Those who are concerned with the topic of ISO certification for their company usually have solid reasons for doing so. In some sectors, such as the automotive industry, ISO certification is ultimately mandatory if you want to win interesting contracts as a supplier or partner of the major car manufacturers. Without a verified and certified quality management, practically nothing works here. The same applies, with limitations, to other sensitive industries such as care or pharmaceuticals. On the other hand, individual wishes and needs, for example for an increase in production or quality, can also be the trigger for a certification to be prepared.
What is the benefit of certification? Does certification make sense? What are the concrete advantages of certification? You can find extremely detailed information about this on the Internet, which then also quickly coincides with your own ideas. Cost savings are promised, but also the opening of new markets or target groups. Less often, however, one reads about the possible disadvantages of ISO certification. This is understandable on the one hand, because the advantages are published usually by those, which would like to advise and accompany also then accordingly. But it is also only "half the truth", because anyone who does not also consider the possible disadvantages will not be able to make a final, well-founded decision.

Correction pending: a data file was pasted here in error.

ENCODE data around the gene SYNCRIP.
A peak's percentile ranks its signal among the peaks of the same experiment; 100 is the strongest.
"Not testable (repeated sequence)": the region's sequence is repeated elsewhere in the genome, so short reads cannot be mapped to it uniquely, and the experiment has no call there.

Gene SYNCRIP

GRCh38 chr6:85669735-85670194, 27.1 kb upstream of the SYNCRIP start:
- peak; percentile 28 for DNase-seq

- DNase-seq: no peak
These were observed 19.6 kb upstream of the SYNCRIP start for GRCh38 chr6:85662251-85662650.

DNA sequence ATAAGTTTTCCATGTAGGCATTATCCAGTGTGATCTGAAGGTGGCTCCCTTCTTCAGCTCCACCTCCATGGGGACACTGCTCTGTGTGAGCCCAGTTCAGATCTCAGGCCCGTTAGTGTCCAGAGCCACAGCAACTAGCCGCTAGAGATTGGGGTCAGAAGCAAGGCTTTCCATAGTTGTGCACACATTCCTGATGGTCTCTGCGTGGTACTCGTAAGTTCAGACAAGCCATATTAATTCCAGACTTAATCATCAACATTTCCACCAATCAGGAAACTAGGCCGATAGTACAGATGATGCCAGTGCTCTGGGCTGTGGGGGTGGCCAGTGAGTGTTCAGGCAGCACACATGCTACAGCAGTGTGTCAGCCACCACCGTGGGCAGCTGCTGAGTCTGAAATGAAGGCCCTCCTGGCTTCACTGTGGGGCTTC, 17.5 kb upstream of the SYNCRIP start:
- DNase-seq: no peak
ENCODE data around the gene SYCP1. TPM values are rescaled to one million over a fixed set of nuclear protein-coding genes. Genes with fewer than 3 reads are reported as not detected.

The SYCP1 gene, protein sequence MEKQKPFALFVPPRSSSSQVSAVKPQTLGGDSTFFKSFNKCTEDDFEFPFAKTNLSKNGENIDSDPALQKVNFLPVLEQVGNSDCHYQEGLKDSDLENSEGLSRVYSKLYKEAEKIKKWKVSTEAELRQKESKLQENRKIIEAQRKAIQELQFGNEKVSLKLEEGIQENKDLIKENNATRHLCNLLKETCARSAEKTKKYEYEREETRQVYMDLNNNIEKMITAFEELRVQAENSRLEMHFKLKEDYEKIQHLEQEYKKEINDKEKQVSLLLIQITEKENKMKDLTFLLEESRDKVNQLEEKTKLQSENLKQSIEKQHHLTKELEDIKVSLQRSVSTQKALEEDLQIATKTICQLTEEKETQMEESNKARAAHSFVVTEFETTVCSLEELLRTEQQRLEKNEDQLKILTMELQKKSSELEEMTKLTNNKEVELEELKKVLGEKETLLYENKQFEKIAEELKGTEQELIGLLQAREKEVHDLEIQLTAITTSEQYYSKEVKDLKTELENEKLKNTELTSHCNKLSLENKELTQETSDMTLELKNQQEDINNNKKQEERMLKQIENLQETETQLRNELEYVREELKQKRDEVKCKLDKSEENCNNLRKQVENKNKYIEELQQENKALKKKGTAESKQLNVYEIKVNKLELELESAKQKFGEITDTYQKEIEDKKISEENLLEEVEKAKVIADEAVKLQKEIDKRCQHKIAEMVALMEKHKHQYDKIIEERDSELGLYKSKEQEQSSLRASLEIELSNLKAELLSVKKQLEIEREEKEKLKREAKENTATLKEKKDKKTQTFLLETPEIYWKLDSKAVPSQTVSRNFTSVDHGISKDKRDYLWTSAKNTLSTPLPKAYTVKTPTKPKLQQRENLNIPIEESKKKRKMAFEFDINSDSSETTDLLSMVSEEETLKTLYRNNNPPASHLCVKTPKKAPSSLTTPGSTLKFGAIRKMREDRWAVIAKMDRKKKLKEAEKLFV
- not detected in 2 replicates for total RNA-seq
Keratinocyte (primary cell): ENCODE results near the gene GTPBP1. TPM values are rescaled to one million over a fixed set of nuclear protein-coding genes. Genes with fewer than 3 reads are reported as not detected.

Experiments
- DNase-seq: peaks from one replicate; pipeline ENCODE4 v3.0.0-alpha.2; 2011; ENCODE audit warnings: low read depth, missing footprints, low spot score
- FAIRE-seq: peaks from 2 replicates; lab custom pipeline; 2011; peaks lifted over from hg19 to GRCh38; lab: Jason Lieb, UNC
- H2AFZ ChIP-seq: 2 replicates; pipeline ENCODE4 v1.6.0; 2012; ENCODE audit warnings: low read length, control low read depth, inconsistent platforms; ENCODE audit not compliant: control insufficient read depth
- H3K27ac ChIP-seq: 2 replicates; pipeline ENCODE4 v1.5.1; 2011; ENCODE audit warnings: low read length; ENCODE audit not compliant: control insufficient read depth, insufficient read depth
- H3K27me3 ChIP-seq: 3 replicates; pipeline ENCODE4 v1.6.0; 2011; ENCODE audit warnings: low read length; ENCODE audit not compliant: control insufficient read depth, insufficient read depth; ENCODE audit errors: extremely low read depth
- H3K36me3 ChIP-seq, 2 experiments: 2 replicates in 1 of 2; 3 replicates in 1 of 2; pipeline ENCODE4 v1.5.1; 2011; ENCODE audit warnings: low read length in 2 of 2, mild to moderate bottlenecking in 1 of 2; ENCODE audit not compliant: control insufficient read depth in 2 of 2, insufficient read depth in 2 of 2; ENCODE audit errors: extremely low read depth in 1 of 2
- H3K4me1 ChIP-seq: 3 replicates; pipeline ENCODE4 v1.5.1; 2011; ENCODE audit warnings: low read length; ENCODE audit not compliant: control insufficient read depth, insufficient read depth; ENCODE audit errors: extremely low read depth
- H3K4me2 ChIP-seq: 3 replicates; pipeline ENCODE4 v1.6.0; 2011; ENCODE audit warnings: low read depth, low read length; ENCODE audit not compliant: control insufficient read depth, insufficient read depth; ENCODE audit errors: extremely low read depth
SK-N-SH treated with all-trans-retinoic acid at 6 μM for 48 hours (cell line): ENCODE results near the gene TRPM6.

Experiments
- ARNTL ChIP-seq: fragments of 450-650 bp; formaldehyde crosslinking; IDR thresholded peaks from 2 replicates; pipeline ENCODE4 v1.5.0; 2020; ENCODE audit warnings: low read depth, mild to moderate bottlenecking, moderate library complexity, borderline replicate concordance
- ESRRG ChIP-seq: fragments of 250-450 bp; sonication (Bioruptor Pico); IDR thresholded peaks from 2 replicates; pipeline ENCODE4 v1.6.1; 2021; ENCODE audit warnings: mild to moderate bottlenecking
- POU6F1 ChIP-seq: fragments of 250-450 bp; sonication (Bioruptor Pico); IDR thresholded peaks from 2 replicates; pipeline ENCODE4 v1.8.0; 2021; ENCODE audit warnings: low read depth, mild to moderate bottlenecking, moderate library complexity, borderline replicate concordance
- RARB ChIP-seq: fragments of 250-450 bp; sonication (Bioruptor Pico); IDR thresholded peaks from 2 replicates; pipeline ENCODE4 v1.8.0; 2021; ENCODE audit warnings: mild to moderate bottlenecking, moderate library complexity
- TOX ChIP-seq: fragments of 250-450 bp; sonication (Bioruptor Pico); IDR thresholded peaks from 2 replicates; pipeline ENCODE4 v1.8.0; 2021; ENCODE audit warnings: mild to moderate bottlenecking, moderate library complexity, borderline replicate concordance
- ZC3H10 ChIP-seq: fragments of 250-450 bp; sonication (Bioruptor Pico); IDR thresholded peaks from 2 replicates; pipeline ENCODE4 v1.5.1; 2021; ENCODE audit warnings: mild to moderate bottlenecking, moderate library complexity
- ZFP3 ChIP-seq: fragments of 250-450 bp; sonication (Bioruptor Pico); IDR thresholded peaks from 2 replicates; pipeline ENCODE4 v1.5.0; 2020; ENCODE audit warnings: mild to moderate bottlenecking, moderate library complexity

A loose listing of benefits of ISO certification
Before we go into more detail about the possible disadvantages, it is nevertheless useful to take a look at some of the promised advantages. We will do this here as a loose listing, but it does not claim to be complete, nor does it claim to prioritize them differently for each individual.
- Cost reduction in production or also service areas
- Improved quality of own goods or services